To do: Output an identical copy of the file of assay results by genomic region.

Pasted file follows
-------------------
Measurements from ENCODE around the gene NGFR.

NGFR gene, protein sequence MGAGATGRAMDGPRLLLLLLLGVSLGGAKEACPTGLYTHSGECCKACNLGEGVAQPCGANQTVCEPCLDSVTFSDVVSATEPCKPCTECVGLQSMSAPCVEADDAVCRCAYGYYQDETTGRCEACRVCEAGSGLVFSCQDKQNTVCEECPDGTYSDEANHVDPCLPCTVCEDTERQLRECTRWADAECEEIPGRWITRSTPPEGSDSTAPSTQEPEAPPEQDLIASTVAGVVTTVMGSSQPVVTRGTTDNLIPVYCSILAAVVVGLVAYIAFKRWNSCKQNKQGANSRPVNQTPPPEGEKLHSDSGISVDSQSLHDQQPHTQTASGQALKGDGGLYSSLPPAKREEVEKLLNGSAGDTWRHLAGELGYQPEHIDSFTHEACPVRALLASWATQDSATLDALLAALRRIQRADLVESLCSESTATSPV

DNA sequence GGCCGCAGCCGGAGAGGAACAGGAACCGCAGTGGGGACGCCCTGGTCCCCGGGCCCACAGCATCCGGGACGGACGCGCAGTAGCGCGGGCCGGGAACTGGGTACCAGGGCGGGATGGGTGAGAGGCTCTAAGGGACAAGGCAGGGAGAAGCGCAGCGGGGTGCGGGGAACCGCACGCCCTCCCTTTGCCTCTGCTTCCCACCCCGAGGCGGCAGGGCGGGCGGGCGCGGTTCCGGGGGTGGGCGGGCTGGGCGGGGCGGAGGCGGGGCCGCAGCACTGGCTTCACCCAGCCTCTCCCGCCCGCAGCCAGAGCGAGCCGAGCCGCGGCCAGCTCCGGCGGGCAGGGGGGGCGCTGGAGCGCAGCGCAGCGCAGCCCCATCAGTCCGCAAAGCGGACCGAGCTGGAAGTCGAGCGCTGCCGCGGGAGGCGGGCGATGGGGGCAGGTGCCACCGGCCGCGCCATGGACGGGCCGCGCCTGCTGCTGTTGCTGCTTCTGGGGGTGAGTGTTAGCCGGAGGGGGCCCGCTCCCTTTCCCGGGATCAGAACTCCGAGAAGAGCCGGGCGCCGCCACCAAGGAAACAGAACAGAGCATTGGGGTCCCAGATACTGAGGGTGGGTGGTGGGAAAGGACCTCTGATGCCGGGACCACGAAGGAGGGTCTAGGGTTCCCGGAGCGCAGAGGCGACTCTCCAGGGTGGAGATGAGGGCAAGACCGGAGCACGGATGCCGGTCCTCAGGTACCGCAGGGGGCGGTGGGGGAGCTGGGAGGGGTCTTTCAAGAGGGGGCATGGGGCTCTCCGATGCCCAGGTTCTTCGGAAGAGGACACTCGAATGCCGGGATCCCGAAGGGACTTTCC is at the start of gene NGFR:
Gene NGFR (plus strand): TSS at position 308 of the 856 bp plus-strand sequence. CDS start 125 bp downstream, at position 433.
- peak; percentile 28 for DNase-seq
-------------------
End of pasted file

Measurements from ENCODE around the gene NGFR.

NGFR gene, protein sequence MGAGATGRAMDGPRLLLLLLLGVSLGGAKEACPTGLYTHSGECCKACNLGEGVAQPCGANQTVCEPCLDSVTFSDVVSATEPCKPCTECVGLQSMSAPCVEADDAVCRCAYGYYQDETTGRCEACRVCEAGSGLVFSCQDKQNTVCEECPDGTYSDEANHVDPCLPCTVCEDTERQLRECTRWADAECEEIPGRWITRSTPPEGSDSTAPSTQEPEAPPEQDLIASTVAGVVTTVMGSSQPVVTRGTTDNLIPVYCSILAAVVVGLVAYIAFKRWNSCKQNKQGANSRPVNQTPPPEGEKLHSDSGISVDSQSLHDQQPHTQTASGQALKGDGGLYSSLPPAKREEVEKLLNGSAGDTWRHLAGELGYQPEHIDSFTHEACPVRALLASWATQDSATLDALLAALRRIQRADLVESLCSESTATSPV

DNA sequence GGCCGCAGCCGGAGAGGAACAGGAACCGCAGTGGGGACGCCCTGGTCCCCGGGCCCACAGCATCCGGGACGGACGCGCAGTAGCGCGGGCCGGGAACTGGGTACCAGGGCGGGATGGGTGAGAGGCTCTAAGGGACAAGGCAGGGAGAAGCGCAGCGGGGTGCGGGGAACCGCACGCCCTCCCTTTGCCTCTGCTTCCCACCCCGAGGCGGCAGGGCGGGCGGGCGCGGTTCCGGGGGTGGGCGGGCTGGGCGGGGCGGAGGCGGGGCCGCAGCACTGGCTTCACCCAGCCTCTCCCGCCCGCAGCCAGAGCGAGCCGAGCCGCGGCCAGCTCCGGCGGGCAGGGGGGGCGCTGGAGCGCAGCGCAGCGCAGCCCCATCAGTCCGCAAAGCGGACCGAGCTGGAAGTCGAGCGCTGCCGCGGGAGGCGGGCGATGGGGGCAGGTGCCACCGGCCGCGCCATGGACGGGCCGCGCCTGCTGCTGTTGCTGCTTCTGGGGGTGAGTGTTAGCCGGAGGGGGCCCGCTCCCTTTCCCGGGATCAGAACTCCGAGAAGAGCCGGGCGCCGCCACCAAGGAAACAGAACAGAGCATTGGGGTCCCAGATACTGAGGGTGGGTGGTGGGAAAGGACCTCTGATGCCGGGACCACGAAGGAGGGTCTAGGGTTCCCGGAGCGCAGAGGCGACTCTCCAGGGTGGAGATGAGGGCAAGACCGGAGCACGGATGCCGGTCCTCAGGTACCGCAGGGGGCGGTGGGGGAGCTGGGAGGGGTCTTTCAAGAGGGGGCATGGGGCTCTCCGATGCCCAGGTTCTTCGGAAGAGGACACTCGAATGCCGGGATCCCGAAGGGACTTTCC is at the start of gene NGFR:
Gene NGFR (plus strand): TSS at position 308 of the 856 bp plus-strand sequence. CDS start 125 bp downstream, at position 433.
- peak; percentile 28 for DNase-seq